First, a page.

Every week for the past 30 years, I’ve hosted a Sunday dinner in my home in Paris. People, including total strangers, call or e-mail to book a spot. I hold the salon in my atelier, which used to be a sculpture studio. The first 50 or 60 people who call may come, and twice that many when the weather is nice and we can overflow into the garden.
People from all corners of the world come to break bread together, to meet, to talk, connect and often become friends. All ages, nationalities, races, professions gather here, and since there is no organized seating, the opportunity for mingling couldn’t be better. I love the randomness.
Someday, when I am my bestest self, I will host regular lunches or dinners, and I will bring interesting people together for conversation. In preparation for this, I’m learning how to organize events around themes, and I occasionally practice with dinner parties. I’d like to learn how to scale beyond the eight people who can comfortably fit around the dinner table. I’d also like to learn how to host these events without disrupting home too much, respecting the need for privacy and time. I’m still not comfortable holding regular restaurant-based events because restaurants are too noisy and not set up for good conversation, but I haven’t been to enough of these events to figure out how to set up a home for conversation salons. (We don’t have cocktail tables or endless stacks of saucers. ;) )
Has anyone figured this out? Can anyone help me learn?
Hat tip to Keith Ferrazzi for the link.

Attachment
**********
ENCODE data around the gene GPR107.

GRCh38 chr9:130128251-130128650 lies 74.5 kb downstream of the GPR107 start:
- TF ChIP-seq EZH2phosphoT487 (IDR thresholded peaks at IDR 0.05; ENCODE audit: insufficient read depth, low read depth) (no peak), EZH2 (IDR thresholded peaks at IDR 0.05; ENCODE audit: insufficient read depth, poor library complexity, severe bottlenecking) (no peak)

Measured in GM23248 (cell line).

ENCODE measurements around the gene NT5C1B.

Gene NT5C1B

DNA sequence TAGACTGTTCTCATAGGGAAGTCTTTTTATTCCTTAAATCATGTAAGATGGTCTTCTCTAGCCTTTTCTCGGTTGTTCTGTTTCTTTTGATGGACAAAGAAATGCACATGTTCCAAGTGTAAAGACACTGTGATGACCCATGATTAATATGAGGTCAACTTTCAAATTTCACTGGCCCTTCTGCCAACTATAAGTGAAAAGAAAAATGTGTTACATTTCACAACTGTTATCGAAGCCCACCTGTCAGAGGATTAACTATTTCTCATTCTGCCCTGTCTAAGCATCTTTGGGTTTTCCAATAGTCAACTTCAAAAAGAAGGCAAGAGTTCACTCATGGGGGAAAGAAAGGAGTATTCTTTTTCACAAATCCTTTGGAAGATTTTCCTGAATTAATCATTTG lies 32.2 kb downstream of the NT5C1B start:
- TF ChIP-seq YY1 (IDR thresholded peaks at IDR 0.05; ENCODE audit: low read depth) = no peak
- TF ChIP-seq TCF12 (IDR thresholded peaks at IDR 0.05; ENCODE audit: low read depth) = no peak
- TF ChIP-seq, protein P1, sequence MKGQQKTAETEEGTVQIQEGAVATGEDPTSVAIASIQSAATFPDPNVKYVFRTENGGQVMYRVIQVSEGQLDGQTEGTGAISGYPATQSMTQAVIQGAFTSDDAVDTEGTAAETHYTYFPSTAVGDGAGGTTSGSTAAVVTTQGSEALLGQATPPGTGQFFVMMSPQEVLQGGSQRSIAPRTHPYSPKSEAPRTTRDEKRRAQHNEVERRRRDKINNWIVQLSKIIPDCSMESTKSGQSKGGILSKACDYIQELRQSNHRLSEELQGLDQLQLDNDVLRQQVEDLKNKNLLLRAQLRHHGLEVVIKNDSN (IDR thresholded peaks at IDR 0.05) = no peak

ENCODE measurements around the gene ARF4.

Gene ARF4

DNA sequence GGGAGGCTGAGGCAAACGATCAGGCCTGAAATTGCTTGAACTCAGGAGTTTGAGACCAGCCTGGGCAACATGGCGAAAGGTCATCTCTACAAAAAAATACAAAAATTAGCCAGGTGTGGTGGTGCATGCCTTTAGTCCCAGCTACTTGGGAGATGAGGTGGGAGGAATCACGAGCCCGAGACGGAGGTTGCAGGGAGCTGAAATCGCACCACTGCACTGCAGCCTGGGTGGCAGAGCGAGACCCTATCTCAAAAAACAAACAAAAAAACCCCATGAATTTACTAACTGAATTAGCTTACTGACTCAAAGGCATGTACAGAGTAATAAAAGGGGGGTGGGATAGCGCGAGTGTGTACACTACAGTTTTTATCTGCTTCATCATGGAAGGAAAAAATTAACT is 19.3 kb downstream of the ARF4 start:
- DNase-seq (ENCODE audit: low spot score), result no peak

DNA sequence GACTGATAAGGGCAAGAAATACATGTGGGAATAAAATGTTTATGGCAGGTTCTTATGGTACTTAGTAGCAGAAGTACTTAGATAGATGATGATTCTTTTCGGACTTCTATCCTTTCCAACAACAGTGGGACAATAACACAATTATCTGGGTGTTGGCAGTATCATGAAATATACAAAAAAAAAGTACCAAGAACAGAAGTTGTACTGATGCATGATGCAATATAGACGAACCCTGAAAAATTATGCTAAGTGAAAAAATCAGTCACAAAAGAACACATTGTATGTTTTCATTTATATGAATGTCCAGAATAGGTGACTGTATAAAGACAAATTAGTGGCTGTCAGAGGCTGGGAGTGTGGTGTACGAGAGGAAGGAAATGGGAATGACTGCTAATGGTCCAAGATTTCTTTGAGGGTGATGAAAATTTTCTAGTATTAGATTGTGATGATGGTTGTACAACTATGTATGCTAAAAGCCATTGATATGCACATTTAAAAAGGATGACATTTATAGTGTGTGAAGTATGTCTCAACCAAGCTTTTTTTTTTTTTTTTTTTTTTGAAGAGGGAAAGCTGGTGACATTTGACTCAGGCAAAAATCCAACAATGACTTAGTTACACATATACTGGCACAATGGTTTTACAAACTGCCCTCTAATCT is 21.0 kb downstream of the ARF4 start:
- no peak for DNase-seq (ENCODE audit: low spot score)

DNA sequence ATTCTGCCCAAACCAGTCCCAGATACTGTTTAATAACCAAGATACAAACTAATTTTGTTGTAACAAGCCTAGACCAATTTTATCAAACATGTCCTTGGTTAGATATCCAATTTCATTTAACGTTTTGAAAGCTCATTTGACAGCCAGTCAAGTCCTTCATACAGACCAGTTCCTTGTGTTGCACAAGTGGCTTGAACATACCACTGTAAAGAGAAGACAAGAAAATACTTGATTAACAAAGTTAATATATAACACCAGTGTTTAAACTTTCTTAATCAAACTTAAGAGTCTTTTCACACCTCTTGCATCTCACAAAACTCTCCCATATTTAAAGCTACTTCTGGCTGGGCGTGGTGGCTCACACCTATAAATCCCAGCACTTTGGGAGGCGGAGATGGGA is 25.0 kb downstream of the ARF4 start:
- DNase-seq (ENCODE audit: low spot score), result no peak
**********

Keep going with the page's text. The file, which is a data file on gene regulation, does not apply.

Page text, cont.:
I had been invited to participate in the usability studies for Pass It Along, an IBM peer-to-peer learning system. The project team was planning a revamp of the site, and Amanda had prepared a visual design for our feedback.
The logo she used was simple: passitalong, lowercase, with “it” shaded in a different color. I couldn’t help but comment on how wonderfully symmetric it was, with the two descenders (the bottom parts of p and g) at both ends of the word. No, really, look at it.
It’s prettier than “Pass It Along.” I’d never noticed things like that before I started to learn about type, and now exposure and awareness lets me appreciate new things.
When I commented on the pleasing symmetry of the descenders, Amanda stopped and laughed. She said, “You know about descenders?! You always surprise me!”
So I told her about @fivetwelve‘s braindump of cool font resources (The Elements of Typographic Style (Bringhurst), ilovetypography.org) after he saw (on Twitter) how I enjoyed the Helvetica documentary.
Jargon is the secret handshake of different professions, a shibboleth that distinguishes between people inside and outside. It’s fun crossing boundaries and learning about people’s fields, and it’s fun being able to see things in a new light. =)
Just posted some reflections on today’s mentoring conversation. Check it out on our team blog: Conversations with a Mentor: Web 2.0, Sharing, and Uncertain Times